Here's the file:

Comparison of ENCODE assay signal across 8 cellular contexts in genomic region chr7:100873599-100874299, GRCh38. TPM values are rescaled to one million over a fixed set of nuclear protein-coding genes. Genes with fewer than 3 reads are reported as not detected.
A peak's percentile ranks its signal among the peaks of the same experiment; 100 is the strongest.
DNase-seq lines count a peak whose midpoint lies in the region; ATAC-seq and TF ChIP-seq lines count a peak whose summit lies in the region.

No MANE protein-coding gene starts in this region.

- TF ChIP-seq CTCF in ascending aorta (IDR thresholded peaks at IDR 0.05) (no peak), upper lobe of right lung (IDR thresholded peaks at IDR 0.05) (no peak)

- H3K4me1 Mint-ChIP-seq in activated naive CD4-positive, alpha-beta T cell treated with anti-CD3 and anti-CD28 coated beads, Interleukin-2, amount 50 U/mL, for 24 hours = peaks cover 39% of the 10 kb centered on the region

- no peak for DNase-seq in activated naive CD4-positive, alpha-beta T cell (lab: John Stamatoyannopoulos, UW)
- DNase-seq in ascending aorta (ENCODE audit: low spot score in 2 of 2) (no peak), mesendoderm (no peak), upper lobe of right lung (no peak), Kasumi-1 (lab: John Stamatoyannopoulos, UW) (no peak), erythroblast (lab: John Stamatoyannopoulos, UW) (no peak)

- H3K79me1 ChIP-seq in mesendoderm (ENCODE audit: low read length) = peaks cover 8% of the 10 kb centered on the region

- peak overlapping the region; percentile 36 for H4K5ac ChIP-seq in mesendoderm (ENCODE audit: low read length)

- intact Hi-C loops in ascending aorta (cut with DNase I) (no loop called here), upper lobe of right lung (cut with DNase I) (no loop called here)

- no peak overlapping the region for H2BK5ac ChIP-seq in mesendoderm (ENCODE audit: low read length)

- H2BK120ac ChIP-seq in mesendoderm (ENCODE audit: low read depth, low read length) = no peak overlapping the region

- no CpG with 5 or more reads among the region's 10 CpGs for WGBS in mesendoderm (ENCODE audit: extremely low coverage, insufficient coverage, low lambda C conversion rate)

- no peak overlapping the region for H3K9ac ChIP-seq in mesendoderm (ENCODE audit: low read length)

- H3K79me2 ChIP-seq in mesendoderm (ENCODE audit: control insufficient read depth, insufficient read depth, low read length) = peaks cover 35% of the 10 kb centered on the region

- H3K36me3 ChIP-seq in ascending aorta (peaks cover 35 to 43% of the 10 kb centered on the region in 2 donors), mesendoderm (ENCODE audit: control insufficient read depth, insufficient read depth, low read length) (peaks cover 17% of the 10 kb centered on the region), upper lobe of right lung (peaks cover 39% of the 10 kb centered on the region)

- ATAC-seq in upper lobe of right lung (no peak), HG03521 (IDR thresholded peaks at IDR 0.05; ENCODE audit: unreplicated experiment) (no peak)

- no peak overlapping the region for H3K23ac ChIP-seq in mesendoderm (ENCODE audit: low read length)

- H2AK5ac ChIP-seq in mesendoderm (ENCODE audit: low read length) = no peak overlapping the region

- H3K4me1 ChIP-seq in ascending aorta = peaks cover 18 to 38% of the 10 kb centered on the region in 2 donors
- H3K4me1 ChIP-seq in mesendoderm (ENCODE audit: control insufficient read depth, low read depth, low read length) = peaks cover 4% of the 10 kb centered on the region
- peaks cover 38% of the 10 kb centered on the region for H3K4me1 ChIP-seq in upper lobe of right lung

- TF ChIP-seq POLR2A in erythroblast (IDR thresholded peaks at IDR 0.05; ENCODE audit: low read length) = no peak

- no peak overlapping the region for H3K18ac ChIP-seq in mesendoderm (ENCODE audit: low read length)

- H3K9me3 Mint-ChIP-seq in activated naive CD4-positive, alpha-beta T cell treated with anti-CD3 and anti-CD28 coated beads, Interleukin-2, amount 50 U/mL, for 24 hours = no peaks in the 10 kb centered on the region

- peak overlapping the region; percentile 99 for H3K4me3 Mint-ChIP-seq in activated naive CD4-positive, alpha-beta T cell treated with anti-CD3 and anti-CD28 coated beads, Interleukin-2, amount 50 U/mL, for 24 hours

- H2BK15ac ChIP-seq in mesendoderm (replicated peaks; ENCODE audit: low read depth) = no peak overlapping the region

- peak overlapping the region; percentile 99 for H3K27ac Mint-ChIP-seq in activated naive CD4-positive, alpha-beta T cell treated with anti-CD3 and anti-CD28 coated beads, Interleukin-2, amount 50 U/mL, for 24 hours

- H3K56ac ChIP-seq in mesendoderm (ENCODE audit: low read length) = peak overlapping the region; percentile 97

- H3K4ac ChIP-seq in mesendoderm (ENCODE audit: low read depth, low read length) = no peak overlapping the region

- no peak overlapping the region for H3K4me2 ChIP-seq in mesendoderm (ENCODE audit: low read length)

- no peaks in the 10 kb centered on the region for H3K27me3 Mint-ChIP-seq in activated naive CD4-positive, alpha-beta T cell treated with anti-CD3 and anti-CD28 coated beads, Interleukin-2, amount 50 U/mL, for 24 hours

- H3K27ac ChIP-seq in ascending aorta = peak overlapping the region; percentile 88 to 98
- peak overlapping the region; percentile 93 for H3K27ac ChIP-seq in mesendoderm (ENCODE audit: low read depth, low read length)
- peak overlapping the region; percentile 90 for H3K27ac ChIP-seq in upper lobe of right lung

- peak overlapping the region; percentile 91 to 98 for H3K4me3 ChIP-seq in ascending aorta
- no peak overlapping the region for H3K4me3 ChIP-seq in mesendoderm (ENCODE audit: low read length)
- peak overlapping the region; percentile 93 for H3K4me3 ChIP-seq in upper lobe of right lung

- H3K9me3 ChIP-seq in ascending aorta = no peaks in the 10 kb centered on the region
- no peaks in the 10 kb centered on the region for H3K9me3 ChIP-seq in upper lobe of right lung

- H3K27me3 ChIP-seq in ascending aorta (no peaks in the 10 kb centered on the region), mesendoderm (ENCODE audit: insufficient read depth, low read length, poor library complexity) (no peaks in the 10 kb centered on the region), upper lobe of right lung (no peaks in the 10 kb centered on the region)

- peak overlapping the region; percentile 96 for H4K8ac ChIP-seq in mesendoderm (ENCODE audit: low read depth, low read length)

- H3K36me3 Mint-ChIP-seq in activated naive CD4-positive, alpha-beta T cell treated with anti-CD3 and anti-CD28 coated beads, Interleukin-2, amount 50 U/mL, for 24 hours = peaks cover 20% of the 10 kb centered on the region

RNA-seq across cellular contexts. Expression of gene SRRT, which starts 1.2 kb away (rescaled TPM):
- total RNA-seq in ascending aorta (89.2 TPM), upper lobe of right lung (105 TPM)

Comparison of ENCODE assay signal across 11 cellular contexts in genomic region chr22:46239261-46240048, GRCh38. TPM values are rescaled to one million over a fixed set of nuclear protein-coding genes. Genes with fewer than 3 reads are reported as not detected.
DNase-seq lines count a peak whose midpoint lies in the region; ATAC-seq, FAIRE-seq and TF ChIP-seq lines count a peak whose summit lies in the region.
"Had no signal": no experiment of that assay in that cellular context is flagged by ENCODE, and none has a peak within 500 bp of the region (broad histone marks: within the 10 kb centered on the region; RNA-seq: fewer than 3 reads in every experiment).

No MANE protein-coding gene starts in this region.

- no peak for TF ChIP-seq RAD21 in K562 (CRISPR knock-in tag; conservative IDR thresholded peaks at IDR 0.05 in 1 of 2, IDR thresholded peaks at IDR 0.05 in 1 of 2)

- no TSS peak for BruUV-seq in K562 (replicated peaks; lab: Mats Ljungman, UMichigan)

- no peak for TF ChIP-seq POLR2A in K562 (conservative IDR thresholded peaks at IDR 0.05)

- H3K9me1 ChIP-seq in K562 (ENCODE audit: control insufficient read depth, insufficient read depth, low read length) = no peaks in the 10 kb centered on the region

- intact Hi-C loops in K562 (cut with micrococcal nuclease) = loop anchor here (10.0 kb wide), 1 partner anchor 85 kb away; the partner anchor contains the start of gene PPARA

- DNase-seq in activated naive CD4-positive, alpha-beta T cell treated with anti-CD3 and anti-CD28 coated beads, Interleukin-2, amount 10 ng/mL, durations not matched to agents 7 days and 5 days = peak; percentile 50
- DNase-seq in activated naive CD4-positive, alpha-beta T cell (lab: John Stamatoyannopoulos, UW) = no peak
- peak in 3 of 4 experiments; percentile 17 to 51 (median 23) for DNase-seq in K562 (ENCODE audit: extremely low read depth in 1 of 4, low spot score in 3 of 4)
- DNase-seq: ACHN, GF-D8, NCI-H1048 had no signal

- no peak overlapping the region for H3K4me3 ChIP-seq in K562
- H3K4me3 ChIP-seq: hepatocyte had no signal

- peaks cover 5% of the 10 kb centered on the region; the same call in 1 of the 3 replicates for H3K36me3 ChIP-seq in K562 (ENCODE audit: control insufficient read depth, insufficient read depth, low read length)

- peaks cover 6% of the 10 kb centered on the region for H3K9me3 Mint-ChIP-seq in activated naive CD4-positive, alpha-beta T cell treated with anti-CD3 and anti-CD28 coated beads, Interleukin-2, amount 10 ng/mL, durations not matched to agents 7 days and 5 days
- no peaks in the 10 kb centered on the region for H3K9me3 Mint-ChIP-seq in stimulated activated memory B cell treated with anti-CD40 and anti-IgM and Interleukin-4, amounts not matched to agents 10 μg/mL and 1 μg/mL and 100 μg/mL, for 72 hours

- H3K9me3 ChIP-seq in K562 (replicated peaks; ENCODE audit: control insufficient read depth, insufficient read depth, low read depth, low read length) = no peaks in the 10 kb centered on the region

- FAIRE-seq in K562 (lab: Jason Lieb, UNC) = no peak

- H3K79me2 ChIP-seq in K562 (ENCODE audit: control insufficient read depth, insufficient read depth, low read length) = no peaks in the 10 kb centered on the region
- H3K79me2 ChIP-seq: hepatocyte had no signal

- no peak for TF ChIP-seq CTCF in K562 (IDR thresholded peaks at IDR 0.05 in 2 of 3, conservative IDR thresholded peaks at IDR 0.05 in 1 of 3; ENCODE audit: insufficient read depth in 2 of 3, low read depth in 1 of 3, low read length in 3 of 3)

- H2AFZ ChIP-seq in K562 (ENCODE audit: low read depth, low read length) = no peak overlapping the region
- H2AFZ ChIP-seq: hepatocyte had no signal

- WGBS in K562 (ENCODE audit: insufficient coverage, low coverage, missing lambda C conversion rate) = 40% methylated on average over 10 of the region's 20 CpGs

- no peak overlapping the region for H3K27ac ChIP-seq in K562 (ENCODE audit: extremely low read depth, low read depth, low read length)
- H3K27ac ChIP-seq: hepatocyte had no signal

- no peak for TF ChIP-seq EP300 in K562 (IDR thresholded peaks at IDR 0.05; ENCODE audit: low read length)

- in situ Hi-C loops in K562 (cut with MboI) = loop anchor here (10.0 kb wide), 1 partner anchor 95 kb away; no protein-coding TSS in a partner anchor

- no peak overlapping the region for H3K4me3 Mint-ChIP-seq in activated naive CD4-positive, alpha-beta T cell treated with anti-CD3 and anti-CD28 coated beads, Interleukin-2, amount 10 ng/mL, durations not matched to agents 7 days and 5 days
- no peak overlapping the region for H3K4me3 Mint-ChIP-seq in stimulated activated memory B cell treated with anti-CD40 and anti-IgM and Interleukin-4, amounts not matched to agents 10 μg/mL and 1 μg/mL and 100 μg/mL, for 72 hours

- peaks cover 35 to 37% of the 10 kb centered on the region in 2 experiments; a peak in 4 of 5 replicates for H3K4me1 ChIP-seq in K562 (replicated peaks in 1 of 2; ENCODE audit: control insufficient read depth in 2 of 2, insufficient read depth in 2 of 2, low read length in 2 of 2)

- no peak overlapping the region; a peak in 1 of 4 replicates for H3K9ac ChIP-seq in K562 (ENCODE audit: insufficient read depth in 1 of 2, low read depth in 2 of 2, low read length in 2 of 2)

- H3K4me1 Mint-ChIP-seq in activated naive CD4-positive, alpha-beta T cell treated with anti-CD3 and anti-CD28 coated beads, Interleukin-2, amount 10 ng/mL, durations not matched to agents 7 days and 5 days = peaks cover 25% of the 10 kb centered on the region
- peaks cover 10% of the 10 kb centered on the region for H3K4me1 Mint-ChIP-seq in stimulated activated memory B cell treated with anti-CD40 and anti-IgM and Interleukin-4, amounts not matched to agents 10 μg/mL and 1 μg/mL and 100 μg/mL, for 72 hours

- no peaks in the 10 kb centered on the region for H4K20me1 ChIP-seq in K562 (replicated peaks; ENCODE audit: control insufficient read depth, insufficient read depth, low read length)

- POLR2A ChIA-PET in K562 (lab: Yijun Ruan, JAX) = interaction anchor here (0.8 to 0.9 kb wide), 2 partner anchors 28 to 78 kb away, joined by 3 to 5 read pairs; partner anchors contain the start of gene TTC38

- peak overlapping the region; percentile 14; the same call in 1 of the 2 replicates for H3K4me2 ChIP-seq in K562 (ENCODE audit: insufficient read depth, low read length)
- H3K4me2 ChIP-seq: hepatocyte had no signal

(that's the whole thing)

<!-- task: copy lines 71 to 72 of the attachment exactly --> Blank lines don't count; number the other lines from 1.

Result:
- H2AFZ ChIP-seq: hepatocyte had no signal

- WGBS in K562 (ENCODE audit: insufficient coverage, low coverage, missing lambda C conversion rate) = 40% methylated on average over 10 of the region's 20 CpGs